It's really hard to place Cadillac's new CTS luxury sedan on paper.
Personally, I was expecting something more along the lines of the established compact luxury sedans, when it is quite a bit bigger in the metal. Think of its size as a cross between Audi's A6 and the 3 Series from BMW.
Any way you look at it, this Cadillac is the first of the current crop to really demand one's attention, making the towering SRX and the "pimp-mobile" STS fade into insignificance.
Looks familiar, but...
Sure, CTS is graced with the family face incorporating strong V shapes, sharp lines and an oversized mesh grille, but while this appearance may be rather severe on its bigger siblings, it takes a softer edge on this model.
Similarly, the vertically stacked rear lights with their clear lenses are meant to be reminiscent of the large-finned Caddies of the past, but yet manage to be very current. A third brake light integrated into the bootlid and a chrome strip running along the boot's shut line creates symmetry, while the twin tailpipes help bolster CTS's athletic appeal.
Then again CTS was designed, from the outset, to capture the attentions of the masses as the first truly global car from Cadillac. But does it have what would be required for it to succeed?
Firstly, and this is not something common to most American cars, CTS can corner. In a bid to woo more demanding European drivers, CTS's sports suspension was honed by lap after lap after lap of testing at the notorious Nordschliefe at the Nurburgring.
That this has paid off was made most evident at the media event where delegates were unleashed on some of the more picturesque (and twisty) parts of the Cape South Coast. Using a rear-wheel drive configuration with a limited slip rear diff and a fully independent suspension, ride and handling is superb and cornering grip levels are high.
The sensation through the speed-sensitive steering system is good, too, and handling is predictable.
CTS, in South Africa, is powered by a sophisticated 3.6-litre quad-cam V6 that uses variable valve timing and direct high-pressure fuel injection to generate 229 kW at 6 400 r/min and peak torque of 374 Nm 5 200 r/min.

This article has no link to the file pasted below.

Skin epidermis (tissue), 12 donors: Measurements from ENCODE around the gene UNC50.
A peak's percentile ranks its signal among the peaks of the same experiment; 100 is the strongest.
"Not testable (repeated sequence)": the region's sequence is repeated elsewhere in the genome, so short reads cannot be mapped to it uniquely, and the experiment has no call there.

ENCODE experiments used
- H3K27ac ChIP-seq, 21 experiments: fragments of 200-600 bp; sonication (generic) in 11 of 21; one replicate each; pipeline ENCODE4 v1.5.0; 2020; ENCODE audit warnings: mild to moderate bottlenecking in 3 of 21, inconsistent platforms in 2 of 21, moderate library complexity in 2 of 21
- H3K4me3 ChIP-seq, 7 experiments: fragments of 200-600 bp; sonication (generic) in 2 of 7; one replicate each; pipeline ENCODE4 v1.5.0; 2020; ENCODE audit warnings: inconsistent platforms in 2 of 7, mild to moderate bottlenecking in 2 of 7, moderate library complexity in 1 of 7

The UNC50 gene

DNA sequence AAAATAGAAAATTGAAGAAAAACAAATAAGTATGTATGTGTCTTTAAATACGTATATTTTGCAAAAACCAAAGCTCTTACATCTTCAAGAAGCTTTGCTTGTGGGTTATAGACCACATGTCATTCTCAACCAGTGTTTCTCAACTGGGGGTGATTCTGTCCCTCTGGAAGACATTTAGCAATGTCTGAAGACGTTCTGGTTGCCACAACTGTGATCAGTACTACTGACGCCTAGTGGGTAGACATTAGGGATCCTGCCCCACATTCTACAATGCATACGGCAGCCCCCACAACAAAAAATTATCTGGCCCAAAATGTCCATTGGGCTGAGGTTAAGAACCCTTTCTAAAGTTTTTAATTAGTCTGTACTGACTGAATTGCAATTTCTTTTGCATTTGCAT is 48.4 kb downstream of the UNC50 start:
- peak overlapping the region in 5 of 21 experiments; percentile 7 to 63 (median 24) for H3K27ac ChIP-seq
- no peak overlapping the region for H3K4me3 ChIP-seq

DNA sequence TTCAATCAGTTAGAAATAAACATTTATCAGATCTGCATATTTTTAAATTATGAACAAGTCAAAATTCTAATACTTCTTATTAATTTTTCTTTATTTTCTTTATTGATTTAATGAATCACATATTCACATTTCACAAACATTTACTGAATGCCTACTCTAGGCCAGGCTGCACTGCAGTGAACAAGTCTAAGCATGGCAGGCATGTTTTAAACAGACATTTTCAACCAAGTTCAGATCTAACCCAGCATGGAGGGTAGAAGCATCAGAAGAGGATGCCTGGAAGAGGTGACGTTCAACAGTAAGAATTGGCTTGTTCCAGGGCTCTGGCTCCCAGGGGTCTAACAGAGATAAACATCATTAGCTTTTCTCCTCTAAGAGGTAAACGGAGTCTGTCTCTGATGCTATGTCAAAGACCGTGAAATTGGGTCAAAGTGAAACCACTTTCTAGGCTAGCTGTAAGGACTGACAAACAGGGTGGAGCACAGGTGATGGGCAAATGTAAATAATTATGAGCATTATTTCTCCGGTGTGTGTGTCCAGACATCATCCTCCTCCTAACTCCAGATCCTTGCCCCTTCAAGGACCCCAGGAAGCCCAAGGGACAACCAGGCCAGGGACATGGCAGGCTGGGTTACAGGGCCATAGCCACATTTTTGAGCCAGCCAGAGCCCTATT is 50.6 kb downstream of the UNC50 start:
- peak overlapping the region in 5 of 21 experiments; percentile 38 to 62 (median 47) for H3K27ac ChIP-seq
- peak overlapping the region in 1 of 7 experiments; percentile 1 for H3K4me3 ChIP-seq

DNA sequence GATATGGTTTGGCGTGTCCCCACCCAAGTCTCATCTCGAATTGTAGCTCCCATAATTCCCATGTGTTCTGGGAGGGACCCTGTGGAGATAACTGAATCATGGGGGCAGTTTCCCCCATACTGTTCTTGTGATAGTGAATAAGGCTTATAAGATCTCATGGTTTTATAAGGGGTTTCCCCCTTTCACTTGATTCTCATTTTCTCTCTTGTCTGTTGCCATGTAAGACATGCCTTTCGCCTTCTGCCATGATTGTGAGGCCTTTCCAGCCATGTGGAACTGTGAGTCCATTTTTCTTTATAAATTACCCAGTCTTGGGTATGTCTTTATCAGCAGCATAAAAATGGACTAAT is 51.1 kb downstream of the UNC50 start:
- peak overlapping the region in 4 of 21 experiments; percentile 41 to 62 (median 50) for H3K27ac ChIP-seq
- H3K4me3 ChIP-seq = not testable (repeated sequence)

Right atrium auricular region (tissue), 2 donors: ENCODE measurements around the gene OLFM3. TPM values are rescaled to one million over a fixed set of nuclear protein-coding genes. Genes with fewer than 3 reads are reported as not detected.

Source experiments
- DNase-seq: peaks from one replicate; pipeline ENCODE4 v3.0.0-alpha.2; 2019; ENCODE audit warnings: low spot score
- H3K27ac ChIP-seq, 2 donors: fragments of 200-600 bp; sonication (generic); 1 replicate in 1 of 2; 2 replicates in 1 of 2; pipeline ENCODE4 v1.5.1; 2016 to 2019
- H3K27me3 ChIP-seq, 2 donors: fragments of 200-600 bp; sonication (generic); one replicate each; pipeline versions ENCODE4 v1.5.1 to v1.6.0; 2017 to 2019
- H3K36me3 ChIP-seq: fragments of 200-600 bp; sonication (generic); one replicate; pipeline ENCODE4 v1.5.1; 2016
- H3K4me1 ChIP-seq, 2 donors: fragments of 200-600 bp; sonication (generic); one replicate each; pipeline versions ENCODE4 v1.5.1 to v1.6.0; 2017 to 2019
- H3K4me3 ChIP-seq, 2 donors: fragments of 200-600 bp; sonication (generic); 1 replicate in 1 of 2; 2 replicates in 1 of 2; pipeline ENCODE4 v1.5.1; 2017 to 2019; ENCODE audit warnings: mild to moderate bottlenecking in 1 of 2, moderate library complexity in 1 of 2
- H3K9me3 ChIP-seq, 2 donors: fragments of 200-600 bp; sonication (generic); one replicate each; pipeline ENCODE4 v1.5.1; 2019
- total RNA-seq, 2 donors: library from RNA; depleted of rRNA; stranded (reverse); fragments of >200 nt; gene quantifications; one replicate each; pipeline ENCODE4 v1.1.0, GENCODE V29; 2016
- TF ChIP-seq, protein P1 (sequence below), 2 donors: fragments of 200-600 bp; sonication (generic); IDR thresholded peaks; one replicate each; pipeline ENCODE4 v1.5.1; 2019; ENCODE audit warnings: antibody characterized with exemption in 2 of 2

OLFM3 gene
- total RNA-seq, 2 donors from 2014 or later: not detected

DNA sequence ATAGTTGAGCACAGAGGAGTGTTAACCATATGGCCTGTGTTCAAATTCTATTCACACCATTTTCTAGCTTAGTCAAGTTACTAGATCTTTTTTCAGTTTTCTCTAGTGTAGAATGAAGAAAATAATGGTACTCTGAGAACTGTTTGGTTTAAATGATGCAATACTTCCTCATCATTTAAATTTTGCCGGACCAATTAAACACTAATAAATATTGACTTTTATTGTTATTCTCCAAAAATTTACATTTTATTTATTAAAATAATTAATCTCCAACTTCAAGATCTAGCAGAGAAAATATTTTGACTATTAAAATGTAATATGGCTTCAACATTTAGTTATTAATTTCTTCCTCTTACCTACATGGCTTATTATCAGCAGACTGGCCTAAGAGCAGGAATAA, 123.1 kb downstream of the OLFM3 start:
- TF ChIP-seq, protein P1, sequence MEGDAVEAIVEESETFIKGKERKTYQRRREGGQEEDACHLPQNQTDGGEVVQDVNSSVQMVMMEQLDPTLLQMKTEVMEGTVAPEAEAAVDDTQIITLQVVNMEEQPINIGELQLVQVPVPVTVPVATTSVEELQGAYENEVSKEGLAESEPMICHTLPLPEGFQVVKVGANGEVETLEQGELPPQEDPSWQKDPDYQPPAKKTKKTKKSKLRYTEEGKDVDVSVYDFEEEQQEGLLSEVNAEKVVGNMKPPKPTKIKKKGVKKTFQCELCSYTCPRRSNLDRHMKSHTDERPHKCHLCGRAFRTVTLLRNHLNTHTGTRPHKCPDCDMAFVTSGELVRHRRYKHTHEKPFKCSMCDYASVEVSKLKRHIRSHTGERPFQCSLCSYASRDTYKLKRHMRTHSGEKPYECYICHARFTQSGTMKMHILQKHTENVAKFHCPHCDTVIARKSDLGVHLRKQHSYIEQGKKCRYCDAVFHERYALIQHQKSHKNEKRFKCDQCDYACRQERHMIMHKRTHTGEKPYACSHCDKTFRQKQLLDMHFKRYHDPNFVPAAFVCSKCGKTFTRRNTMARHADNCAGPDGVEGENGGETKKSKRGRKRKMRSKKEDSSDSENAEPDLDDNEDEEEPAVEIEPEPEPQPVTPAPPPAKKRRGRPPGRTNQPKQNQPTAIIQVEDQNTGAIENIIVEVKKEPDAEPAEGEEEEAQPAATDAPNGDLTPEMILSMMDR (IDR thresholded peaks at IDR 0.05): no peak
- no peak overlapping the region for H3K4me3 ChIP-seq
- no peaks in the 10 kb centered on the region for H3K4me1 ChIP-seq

Power is put to the rear wheels via a six-speed automatic gearbox. This may seem rudimentary, and an extra gear or two may have been appreciated for the sake of efficiency if nothing else, but the six-cylinder certainly is effective at hauling the big-boned CTS around.
Whether allowed to shift on its own, or accepting driver input via the simple (left is down, right is up) steering wheel paddles or the gearshift, changes are so slick that if you're merely ambling along, you could be mistaken for thinking they hadn't been effected at all.
CTS seems equally at home cruising B roads as it is cruising the suburbs and comes without an impatient twitchiness sometimes evident on larger-engined models.
However, it's reassuring to know that an electronic stability programme and traction control system are able to back up the performance brake system with ABS, brake assist and electronic brake distribution should you overstep your skill level. Six airbags, and if you have younger passengers, a child seat restraint system, offer added assurance.
Another thing not too often seen on cars slapped into shape at an American plant, is a welcome interior. This car has a cabin to behold. Fit appears good and the finishes are a mix of stitched leather, Sapele wood veneers and soft-touch plastics.
Just enough metallic shimmer has been added to the central drop-down to add some character to the cabin. The analogue clock is a bit of an anachronism, but everything else within the cabin is well laid out.
That the interior space is deceptively huge is a bonus and on those longer cruises (very possible with a 68-litre fuel tank capacity and a claimed combined fuel consumption of 11.1 l/100 kms) you're likely to run out of steam before cabin fever sets in.
And if you’re looking for entertainment, the audio system is particularly good. It comes with a large touch-screen display, six-disc CD player, DVD drive, MP3 player, 40 Gb hard drive with USB, voice controls and Bluetooth pre-wiring. Steering wheel controls for the audio system and cruise control are standard too.
Furthermore, there are three additional packages to choose from, adding accent lighting, power adjustment for the steering wheel and heated/ventilated front seats along with a few other goodies.
There's more good news: the stunning CTS coupe seen in production form at this year's Detroit Motor Show will be coming to South Africa around this time next year. The bad news? The potent CTS-V performance model is produced for left hand drive markets only and will not be offered in here.
But it's not all bad news. R399 000 for the "more sedate" CTS would give you a fair dose of V6 fun, un-American levels of refinement and gadgetry in bucketfuls.
And while the global shift may be towards smaller, more efficient motors, Cadillac hopes there'll still be room for its bigger powerplants.
The mid-sized luxury sedan market is not the biggest in South Africa, but is considered important enough for GMSA to contest and South Africa is one of the first right-hand drive markets in which CTS is being introduced. Eventually, up to 90% of its Cadillac sales are expected to come from this segment.
- CTS 3.6 V6 - R399 000
- Luxury level 1 package (rainsense wipers and accent lighting, LED spot lights with lighting pipes) - R5 000
- Luxury level 2 package (heated/ventilated front seats, power rake wheel and telescopic steering column, EZ key passive entry system) - R15 500
- Power Ultra View power double-sized, tilt-sliding with express-open and sunshade - R18 500